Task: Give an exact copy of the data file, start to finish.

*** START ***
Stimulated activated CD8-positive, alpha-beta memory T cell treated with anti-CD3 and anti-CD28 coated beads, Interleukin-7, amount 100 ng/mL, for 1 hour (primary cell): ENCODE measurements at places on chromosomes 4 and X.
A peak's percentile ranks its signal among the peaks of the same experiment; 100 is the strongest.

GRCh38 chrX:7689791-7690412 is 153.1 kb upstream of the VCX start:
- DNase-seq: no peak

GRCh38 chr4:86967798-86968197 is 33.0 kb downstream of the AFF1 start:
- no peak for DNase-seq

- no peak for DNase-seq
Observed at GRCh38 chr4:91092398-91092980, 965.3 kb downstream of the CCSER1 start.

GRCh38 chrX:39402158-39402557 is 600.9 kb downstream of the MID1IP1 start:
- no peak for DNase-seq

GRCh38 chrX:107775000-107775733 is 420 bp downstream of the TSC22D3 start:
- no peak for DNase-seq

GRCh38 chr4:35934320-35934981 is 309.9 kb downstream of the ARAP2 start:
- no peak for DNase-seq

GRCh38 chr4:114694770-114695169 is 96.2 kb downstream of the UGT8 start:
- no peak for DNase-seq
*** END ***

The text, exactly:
Stimulated activated CD8-positive, alpha-beta memory T cell treated with anti-CD3 and anti-CD28 coated beads, Interleukin-7, amount 100 ng/mL, for 1 hour (primary cell): ENCODE measurements at places on chromosomes 4 and X.
A peak's percentile ranks its signal among the peaks of the same experiment; 100 is the strongest.

GRCh38 chrX:7689791-7690412 is 153.1 kb upstream of the VCX start:
- DNase-seq: no peak

GRCh38 chr4:86967798-86968197 is 33.0 kb downstream of the AFF1 start:
- no peak for DNase-seq

- no peak for DNase-seq
Observed at GRCh38 chr4:91092398-91092980, 965.3 kb downstream of the CCSER1 start.

GRCh38 chrX:39402158-39402557 is 600.9 kb downstream of the MID1IP1 start:
- no peak for DNase-seq

GRCh38 chrX:107775000-107775733 is 420 bp downstream of the TSC22D3 start:
- no peak for DNase-seq

GRCh38 chr4:35934320-35934981 is 309.9 kb downstream of the ARAP2 start:
- no peak for DNase-seq

GRCh38 chr4:114694770-114695169 is 96.2 kb downstream of the UGT8 start:
- no peak for DNase-seq